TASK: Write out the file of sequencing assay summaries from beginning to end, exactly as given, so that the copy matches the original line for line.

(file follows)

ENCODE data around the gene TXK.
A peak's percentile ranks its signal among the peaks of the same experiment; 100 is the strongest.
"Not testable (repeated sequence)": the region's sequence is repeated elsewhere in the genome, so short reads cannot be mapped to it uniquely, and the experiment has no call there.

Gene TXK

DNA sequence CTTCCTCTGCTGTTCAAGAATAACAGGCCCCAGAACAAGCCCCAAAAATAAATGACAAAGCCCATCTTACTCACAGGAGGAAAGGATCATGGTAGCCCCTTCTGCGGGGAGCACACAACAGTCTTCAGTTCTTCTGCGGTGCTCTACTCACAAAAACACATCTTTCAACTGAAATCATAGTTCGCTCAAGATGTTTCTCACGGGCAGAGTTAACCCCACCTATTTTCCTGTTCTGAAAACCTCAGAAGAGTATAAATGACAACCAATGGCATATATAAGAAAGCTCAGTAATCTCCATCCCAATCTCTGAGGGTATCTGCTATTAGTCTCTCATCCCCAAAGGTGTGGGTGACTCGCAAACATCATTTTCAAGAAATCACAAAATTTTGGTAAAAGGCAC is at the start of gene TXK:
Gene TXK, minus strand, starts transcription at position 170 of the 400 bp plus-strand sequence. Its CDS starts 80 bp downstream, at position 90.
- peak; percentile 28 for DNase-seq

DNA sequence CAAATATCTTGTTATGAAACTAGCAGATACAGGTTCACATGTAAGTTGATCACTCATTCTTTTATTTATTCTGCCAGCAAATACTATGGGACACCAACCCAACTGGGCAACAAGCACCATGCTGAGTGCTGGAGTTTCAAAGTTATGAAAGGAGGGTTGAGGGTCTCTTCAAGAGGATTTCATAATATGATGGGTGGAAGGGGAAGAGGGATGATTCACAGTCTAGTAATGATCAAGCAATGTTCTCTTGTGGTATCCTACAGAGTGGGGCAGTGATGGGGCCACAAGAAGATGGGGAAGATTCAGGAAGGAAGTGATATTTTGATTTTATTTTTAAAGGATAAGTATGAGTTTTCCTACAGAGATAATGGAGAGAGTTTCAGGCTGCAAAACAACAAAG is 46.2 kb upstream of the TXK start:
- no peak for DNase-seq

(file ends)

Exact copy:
ENCODE data around the gene TXK.
A peak's percentile ranks its signal among the peaks of the same experiment; 100 is the strongest.
"Not testable (repeated sequence)": the region's sequence is repeated elsewhere in the genome, so short reads cannot be mapped to it uniquely, and the experiment has no call there.

Gene TXK

DNA sequence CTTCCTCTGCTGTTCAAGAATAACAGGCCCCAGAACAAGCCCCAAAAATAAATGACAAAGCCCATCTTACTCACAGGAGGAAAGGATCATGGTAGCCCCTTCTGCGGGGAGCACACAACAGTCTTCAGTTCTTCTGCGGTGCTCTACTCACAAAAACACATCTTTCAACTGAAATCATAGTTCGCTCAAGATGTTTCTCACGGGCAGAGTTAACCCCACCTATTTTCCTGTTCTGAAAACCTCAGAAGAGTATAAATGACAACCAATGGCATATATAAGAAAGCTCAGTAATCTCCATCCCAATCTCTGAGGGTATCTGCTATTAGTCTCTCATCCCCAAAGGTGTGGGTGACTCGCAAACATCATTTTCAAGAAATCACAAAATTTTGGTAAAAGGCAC is at the start of gene TXK:
Gene TXK, minus strand, starts transcription at position 170 of the 400 bp plus-strand sequence. Its CDS starts 80 bp downstream, at position 90.
- peak; percentile 28 for DNase-seq

DNA sequence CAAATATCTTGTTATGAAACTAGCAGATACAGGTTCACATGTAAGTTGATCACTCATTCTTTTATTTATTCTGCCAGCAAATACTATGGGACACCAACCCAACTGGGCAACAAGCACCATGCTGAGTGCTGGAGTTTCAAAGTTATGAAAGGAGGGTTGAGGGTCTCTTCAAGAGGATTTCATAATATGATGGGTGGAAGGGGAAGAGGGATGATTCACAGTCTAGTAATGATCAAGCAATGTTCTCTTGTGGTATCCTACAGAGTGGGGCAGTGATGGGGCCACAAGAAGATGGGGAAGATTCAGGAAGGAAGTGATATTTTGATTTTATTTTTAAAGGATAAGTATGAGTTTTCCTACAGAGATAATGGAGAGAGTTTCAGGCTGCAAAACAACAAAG is 46.2 kb upstream of the TXK start:
- no peak for DNase-seq